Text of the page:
New owners give old-line Teletech Video a fresh start

Partners Chris Palese, Chris DeWinter and Ashley Nath

The ownership of Teletech Video has passed from the founding family to three energetic employees, who are expanding HD production-to-distribution capabilities and reopening in new “fun, cool space.”

Chris DeWinter, marketing, Chris Palese, operations and Ashley Nath, editor, purchased Teletech Video in August from the heirs of previous owner Jeffrey Huffer, who died in November, 2010 after a lengthy battle with cancer.

The Huffer family, whose roots in film duplication and distribution go back 35 years, started the company in 1989.

The new owners personally financed the purchase and the build-outs for new West Loop offices.

Before joining Teletech Video, the partners had worked together at now-defunct Network Century at 211 E. Grand, a building originally owned by Palese’s family when they also were in the film processing business.

Teletech’s transition to full HD production/post and distribution services began in 2005 when Palese joined the company, reactivated idle Avids and started a creative content division.

Nath also joined Teletech in 2005 and DeWinter followed two years later. 

The company has slimmed down from 13 staffers a year ago to three: Laurie Pritchett, project manager/broadcast traffic coordinator, editor Paul Chin and Alex Nagle, duplication manager, plus a number of permalancers.

“We are now in a great position to further grow the company and serve our clients in this ever-changing landscape of content creation,” notes DeWinter.

Offices has edit suites and graphic stations

In September, the partners closed Teletech’s home of 22 years at 540 N. Lake Shore Drive and spent October building out 5,000-sq. ft. offices on the first floor of a former toy factory at 413 N. Carpenter St.

They installed three editorial suites — one equipped with ProTools for a voiceover booth under construction, three graphic stations, built a shooting stage, added a conference room and equipped a kitchen that was already in place.

In the basement core, Teletech continues to render Blu Ray and DVD duplication, captioning, encoding, conversion to full HD/SD and 2K and 4K workflows, digital mastering online and offline delivery and other services.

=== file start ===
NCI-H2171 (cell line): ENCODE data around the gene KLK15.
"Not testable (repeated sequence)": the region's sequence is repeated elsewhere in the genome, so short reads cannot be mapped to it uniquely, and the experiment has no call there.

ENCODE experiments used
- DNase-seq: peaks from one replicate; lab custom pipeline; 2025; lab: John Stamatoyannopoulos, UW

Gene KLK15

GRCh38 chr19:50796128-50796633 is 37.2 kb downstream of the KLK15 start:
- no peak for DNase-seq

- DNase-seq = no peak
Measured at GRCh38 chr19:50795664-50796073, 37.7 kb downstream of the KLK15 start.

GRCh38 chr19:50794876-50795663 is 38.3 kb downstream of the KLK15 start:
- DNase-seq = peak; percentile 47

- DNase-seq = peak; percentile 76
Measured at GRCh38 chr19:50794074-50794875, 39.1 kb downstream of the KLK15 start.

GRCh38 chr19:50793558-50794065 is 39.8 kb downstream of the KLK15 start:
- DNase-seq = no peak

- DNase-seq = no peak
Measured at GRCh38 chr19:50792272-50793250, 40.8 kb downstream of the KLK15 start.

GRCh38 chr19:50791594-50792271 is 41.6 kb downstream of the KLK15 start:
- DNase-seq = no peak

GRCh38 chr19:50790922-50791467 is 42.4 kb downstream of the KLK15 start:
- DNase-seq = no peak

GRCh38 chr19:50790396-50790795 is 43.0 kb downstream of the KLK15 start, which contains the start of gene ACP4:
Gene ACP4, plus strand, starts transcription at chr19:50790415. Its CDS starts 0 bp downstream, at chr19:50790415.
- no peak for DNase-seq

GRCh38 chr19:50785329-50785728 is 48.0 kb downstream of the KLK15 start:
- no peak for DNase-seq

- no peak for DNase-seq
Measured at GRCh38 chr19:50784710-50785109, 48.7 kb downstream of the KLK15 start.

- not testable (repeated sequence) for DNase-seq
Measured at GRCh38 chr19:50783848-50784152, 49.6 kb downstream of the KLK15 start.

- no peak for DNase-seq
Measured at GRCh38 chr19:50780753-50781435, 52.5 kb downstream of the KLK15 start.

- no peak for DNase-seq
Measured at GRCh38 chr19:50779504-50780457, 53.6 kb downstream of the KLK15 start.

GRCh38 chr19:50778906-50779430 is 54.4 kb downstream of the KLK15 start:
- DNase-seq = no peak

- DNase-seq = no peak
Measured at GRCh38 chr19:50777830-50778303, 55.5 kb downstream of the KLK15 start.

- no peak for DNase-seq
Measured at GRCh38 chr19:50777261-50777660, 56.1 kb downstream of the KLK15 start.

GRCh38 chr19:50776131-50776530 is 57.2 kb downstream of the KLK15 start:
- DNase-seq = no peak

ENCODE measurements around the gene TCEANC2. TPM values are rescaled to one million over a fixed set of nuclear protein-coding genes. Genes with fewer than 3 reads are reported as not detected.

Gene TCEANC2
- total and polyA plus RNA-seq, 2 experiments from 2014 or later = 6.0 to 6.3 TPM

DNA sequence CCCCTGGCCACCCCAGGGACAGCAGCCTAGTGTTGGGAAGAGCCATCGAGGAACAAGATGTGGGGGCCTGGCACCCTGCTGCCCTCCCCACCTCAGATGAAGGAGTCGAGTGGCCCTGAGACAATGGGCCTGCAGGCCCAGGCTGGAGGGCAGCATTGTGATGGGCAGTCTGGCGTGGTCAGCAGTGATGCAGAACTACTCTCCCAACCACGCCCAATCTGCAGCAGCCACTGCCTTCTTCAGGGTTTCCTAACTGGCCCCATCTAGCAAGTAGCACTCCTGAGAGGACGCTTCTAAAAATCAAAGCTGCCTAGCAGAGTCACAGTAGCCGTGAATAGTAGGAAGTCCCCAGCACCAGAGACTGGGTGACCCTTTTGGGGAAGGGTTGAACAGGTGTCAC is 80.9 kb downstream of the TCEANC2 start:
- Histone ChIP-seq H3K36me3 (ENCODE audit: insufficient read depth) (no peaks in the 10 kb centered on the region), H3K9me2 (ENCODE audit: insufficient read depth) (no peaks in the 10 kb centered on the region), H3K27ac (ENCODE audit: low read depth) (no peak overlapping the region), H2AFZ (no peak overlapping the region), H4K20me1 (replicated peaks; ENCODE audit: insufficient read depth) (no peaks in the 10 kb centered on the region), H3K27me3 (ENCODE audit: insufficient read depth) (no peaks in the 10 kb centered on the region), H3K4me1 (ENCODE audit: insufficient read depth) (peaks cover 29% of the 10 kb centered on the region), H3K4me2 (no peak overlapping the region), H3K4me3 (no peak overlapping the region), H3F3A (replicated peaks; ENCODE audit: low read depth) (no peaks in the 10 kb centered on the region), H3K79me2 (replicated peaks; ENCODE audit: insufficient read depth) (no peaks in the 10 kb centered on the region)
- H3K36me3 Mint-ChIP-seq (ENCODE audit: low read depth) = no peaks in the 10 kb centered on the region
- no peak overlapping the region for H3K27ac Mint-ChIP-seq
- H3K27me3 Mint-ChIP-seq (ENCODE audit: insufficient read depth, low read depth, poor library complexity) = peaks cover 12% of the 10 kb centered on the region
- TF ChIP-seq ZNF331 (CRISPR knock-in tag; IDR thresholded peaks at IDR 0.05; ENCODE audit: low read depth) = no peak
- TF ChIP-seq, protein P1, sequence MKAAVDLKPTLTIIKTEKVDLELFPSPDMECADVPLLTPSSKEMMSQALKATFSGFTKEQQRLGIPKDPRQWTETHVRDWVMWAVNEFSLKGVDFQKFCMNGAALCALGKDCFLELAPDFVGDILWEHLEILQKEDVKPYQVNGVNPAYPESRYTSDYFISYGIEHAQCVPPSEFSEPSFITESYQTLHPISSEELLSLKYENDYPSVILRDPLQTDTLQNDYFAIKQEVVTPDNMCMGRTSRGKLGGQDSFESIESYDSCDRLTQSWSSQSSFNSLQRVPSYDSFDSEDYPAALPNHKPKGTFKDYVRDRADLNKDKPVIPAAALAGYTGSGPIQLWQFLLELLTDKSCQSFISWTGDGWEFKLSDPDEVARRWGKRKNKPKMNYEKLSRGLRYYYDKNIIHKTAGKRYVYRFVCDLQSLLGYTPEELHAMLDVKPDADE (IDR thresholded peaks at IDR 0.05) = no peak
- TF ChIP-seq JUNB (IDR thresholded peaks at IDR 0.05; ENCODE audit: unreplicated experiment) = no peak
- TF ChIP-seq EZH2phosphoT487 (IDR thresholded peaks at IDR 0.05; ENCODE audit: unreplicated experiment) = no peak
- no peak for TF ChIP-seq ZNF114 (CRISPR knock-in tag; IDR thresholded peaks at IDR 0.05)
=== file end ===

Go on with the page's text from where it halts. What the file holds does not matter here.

“Now that we’ve got have a fun, cool, great space, with a rooftop deck with a spectacular view, our business is in an even better position to accommodate more of our clients’ requests,” DeWinter says.

Their clients include Empire Carpets, the clients of Michael Walters Advertising, many pharmaceutical agencies, online and independent film producers, production of live sales meetings, PR packages for distribution “and a lot of white label work people don’t know it’s us,” he chuckles.

Huffer family duplication/distribution leaders

The late Lois Huffer, a D&D marketing expert, founded Teletech in 1989 with her two sons, Jeffrey, operations and Robert (who died in 2009) sales, with Sears as their key account. 

Jeffrey’s son, Michael, a motion graphic artist, became the third generation to work in the family business.  He left Teletech for other pursuits after the recent sale.

It’s hard to imagine past content delivery services when digital and satellite services routinely send out today’s broadcast materials, but for nearly 40 years, some 10-15 companies competed for the lucrative business.

Prints of ommercials, and other film genres, were duplicated from 35mm negatives and later from one-inch video masters.  They were shipped to broadcast outlets according to complex airdate schedules provided by an agency’s media and traffic departments.

Teletech, along with TeleVersions and Global Video, are the three remaining successors to those earlier D&D companies.

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